Purpose: 3-AP is a ribonucleotide reductase inhibitor and has been postulated to act synergistically with other chemotherapeutic agents. This study was conducted to determine the toxicity and antitumor activity of 3-AP with irinotecan. Correlative studies included pharmacokinetics and the effects of ABCB1 and UGT1A1 polymorphisms. Methods: The treatment plan consisted of irinotecan on day 1 with 3-AP on days 1-3 of a 21-day cycle. Starting dose was irinotecan 150 mg/m2 and 3-AP 85 mg/m2 per day. Polymorphisms of ABCB1 were evaluated by pyrosequencing. Drug concentrations were determined by HPLC. Results: Twenty-three patients were enrolled, 10 men and 13 women. Tumor types included seven patients with pancreatic cancer, four with lung cancer, two with cholangiocarcinoma, two with mesothelioma, two with ovarian cancer, and six with other malignancies. Two patients experienced dose-limiting toxicity (DLT) at dose level 1, requiring amendment of the dose-escalation scheme. Maximal tolerated dose (MTD) was determined to be 3-AP 60 mg/m2 per day and irinotecan 200 mg/m2. DLTs consisted of hypoxia, leukopenia, fatigue, infection, thrombocytopenia, dehydration, and ALT elevation. One partial response in a patient with refractory non-small cell lung cancer was seen. Genotyping suggests that patients with wild-type ABCB1 have a higher rate of grade 3 or 4 toxicity than those with ABCB1 mutations. Conclusions: The MTD for this combination was 3-AP 60 mg/m2 per day on days 1-3 and irinotecan 200 mg/m2 on day 1 every 21 days. Antitumor activity in a patient with refractory non-small cell lung cancer was noted at level 1.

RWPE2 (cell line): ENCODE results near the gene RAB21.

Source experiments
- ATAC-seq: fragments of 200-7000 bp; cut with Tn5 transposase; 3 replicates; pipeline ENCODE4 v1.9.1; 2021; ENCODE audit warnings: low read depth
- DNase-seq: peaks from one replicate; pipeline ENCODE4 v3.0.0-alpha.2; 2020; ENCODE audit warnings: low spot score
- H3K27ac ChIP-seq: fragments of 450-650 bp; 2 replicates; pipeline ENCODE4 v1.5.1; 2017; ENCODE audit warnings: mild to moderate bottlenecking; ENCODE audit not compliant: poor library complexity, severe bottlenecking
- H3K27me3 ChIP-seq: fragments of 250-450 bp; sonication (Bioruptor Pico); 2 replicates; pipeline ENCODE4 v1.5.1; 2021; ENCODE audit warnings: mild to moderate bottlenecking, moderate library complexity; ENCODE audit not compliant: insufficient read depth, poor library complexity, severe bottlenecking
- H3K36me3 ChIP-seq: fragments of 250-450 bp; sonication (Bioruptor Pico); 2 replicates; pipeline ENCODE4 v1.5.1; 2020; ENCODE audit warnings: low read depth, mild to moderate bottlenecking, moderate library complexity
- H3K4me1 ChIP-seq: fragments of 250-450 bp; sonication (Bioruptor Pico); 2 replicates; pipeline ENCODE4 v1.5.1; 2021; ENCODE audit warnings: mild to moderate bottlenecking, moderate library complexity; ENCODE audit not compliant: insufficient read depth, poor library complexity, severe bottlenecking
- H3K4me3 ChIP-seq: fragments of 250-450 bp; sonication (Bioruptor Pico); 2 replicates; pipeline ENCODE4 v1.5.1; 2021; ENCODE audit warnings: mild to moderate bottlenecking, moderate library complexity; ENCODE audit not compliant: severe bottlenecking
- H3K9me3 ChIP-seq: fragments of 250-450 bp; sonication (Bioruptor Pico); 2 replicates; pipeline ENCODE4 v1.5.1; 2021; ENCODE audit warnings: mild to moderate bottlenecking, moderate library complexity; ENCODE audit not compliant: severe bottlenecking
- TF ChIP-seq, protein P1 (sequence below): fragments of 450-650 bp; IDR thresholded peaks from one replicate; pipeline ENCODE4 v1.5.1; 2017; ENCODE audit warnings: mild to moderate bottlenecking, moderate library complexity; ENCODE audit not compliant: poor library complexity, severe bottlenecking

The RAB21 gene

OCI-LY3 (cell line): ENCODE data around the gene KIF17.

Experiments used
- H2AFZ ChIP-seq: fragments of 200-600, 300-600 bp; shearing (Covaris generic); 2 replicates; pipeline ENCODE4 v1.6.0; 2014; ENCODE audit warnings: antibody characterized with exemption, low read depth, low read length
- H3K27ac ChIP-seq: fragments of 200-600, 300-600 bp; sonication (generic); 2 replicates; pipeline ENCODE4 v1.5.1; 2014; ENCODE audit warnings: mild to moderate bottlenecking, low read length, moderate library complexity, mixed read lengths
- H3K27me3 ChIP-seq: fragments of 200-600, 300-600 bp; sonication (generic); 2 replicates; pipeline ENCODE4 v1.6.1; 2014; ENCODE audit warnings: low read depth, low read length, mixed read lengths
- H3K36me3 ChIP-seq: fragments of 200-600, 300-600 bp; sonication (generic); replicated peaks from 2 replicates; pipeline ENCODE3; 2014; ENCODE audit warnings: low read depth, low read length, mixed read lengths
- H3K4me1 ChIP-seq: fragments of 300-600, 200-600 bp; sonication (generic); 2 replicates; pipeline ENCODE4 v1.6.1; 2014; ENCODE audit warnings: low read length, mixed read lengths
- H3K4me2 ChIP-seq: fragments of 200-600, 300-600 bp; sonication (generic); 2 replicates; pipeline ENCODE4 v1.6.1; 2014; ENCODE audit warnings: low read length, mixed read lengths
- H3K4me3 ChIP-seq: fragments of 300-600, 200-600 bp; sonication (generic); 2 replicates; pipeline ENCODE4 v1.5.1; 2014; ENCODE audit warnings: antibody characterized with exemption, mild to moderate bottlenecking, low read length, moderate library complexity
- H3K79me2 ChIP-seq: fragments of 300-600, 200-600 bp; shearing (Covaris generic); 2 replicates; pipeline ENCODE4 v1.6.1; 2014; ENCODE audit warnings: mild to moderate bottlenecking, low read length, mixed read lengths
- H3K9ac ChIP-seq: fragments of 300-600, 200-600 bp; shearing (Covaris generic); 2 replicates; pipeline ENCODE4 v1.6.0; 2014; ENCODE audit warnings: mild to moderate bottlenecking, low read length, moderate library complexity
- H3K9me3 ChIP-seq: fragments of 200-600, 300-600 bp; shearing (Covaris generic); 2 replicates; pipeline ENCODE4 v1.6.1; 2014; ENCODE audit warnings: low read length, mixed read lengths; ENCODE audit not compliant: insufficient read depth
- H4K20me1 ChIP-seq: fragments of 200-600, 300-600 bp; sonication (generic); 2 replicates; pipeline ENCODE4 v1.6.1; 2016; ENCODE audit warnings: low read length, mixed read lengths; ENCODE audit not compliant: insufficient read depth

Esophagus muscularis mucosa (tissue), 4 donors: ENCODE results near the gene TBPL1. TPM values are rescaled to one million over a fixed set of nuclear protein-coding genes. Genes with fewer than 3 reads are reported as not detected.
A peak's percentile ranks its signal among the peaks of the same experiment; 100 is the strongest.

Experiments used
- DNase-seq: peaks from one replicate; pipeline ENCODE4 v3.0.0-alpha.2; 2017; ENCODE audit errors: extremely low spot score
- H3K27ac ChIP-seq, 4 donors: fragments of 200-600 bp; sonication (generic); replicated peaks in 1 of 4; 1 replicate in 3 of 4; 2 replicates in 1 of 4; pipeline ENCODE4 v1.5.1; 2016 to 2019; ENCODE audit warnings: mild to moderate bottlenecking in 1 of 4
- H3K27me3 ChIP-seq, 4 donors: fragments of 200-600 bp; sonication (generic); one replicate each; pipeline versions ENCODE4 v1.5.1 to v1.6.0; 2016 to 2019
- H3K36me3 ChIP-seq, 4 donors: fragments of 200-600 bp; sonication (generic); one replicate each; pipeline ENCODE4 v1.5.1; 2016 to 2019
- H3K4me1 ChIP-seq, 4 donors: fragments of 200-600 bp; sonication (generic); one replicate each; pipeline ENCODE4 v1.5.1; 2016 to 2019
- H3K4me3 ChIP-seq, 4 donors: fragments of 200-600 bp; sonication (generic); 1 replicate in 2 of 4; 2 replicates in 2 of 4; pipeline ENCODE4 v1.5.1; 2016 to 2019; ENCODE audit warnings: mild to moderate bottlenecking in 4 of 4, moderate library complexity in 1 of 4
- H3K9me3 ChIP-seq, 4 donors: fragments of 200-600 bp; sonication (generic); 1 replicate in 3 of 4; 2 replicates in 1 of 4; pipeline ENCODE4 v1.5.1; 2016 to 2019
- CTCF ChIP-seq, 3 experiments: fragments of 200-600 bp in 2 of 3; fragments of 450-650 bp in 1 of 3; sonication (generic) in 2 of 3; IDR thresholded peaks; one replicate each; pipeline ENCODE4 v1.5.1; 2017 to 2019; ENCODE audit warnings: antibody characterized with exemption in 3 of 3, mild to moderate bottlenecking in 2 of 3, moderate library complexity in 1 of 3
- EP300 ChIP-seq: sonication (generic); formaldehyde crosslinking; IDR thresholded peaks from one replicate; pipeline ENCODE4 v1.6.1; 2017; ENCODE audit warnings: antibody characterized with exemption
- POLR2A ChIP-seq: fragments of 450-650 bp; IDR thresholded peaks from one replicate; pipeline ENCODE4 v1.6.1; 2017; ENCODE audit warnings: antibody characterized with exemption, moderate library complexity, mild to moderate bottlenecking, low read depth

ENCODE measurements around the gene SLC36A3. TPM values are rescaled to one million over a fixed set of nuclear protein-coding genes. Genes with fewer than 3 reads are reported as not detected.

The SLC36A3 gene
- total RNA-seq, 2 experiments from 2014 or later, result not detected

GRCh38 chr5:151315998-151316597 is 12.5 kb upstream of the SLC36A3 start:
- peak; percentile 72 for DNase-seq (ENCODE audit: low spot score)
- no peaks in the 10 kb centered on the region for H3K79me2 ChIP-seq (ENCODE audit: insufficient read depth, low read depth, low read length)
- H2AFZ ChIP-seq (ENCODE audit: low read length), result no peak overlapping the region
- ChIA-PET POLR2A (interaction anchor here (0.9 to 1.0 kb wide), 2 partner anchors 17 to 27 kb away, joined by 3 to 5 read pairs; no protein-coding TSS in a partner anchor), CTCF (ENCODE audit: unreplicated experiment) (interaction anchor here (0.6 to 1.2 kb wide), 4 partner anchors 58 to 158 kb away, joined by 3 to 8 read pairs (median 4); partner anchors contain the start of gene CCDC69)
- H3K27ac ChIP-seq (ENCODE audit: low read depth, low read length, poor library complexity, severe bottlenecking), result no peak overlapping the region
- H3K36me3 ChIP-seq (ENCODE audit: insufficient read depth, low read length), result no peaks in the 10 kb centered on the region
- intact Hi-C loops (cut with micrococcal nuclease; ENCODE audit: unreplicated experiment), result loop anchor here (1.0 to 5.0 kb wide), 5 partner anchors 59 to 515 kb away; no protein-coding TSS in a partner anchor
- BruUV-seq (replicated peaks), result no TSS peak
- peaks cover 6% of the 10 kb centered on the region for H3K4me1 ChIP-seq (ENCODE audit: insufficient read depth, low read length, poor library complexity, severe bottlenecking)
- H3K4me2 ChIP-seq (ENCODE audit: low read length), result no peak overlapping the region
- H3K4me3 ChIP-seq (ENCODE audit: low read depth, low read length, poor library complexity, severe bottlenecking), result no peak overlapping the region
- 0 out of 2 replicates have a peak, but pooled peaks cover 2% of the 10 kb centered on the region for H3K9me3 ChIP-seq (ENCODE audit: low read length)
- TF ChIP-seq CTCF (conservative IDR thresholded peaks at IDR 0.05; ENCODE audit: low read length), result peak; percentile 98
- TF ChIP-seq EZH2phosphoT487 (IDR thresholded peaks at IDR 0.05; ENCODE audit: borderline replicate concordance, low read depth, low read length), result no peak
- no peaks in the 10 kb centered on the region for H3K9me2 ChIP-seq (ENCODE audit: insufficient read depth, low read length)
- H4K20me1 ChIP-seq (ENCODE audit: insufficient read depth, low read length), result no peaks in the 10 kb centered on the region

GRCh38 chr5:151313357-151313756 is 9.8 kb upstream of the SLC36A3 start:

|Number of pages
|Cancer Chemotherapy and Pharmacology
|Published - Oct 2010
Bibliographical noteFunding Information:
Acknowledgments This study was supported by the following grants: U01CA062491 “Early Clinical Trials of Anti-Cancer Agents with Phase I Emphasis”, NCI; 1ULRR025011 “Clinical and Translational Science Award of the National Center for Research Resources”, NIH; CTEP Translational Research Initiative Funding 24XS090. The authors would like to thank Marcy Pomplun and Zhisheng Jiang of the University of Wisconsin Paul P. Carbone Comprehensive Cancer Center (UWCCC) Analytical Instrumentation Laboratory for Pharmacokinetics, Pharmacodynamics & Pharmacogenetics (3P Lab) for support in the acquisition of 3-AP pharmacokinetics for this research. The authors would also like to thank the nurses and research specialists of the UWCCC Phase I Program for their eVorts in conducting and managing this trial.
ASJC Scopus subject areas
- Cancer Research
- Pharmacology (medical)